Node.js is an open-source, cross-platform, runtime environment that allows developers to run JavaScript outside of a browser. In this post, you'll see top 7 of the most popular Node frameworks at this point in time (ranked from high to low by GitHub stars).

Node.js is an open-source, cross-platform, runtime environment that allows developers to run JavaScript outside of a browser.

One of the main advantages of Node is that it enables developers to use JavaScript on both the front-end and the back-end of an application. This not only makes the source code of any app cleaner and more consistent, but it significantly speeds up app development too, as developers only need to use one language.

Node is fast, scalable, and easy to get started with. Its default package manager is npm, which means it also sports the largest ecosystem of open-source libraries. Node is used by companies such as NASA, Uber, Netflix, and Walmart.

But Node doesn't come alone. It comes with a plethora of frameworks. A Node framework can be pictured as the external scaffolding that you can build your app in. These frameworks are built on top of Node and extend the technology's functionality, mostly by making apps easier to prototype and develop, while also making them faster and more scalable.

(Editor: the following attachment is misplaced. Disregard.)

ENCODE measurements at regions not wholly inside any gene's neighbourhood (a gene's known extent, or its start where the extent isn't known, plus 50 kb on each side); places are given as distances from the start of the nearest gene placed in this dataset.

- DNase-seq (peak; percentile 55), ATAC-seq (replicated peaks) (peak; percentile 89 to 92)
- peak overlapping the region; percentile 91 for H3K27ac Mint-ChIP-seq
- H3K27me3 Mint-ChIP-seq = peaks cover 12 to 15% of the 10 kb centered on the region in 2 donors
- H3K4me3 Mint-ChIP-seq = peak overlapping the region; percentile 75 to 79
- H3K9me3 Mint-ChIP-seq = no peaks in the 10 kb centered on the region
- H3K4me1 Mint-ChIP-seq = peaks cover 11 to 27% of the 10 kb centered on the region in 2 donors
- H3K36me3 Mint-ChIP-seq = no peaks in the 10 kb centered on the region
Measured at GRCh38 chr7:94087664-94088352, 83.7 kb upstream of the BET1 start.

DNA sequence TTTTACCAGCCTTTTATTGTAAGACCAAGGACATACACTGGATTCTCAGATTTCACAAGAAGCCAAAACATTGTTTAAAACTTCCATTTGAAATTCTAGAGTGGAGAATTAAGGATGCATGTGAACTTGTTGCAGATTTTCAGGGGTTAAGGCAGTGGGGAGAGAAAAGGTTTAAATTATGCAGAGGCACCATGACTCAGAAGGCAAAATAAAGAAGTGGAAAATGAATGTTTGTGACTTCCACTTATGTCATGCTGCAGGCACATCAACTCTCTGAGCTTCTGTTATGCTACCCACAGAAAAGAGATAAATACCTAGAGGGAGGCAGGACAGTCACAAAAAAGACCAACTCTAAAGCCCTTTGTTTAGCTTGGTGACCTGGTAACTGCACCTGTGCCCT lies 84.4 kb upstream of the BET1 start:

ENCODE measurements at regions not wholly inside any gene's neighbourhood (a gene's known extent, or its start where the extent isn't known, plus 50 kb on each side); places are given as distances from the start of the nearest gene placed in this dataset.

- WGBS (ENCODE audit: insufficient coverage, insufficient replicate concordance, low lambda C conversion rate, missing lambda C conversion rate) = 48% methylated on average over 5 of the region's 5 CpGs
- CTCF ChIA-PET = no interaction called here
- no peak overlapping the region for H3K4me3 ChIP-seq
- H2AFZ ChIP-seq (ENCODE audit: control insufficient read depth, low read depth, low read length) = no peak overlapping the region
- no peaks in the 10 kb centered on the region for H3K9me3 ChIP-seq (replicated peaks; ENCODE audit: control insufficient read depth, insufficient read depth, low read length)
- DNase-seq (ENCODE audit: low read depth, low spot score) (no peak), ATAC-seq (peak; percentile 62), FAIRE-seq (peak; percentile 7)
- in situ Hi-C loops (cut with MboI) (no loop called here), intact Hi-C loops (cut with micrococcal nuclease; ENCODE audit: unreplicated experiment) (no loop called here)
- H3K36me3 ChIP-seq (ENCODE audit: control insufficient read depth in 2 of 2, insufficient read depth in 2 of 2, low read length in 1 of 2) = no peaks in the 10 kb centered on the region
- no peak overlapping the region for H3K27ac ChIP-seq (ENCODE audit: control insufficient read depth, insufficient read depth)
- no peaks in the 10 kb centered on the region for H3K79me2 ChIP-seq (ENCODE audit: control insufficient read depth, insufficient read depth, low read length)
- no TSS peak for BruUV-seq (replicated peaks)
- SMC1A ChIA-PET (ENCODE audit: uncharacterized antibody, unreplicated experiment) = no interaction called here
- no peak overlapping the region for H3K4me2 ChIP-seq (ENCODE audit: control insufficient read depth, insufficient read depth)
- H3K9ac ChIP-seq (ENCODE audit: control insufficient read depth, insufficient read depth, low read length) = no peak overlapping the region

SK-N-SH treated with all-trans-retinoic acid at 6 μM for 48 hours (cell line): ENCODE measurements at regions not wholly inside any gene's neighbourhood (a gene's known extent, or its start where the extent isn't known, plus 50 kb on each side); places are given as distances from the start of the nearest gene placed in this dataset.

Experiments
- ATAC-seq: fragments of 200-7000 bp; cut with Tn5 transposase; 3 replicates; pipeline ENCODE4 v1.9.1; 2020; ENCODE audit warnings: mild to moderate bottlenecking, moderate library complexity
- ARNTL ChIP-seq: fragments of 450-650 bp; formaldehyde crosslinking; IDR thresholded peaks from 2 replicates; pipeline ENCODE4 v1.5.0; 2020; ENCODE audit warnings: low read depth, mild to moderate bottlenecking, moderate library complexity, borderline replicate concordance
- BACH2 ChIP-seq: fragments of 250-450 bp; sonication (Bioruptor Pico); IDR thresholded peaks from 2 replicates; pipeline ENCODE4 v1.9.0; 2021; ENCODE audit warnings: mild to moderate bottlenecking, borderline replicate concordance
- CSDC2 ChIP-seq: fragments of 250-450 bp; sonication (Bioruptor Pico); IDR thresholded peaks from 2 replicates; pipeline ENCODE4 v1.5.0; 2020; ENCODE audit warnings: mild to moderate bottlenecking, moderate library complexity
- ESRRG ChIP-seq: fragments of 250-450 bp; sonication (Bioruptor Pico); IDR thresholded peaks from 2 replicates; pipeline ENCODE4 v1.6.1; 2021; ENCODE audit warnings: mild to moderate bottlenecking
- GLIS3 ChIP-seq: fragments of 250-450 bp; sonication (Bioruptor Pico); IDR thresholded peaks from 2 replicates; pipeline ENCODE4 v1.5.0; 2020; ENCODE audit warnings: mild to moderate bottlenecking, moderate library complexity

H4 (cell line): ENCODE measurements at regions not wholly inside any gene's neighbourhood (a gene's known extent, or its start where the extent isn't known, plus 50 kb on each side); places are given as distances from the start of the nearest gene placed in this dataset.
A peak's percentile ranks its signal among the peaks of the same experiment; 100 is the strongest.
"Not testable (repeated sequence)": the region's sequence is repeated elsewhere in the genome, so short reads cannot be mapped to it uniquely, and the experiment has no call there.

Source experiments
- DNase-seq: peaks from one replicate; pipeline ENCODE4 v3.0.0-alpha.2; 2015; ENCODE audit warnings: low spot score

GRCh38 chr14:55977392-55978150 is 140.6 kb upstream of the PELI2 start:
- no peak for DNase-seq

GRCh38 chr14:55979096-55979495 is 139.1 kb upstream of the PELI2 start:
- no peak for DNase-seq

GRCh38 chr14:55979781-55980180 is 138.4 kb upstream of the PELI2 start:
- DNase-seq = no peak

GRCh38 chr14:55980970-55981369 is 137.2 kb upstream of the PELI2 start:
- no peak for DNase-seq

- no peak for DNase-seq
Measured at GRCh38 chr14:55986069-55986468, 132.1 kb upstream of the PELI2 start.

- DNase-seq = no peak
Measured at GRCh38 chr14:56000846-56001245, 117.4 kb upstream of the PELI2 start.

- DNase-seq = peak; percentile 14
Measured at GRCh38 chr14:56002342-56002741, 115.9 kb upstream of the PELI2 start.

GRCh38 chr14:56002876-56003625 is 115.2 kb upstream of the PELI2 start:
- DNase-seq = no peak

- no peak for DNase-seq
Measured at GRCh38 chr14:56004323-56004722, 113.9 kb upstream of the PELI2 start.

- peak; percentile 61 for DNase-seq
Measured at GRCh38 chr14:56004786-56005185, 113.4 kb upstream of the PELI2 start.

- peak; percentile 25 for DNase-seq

Below are 7of the most popular Node frameworks at this point in time (ranked from high to low by GitHub stars).

Express

With over 43,000 GitHub stars, Express is the most popular Node framework. It brands itself as a fast, unopinionated, and minimalist framework. Express acts as middleware: it helps set up and configure routes to send and receive requests between the front-end and the database of an app.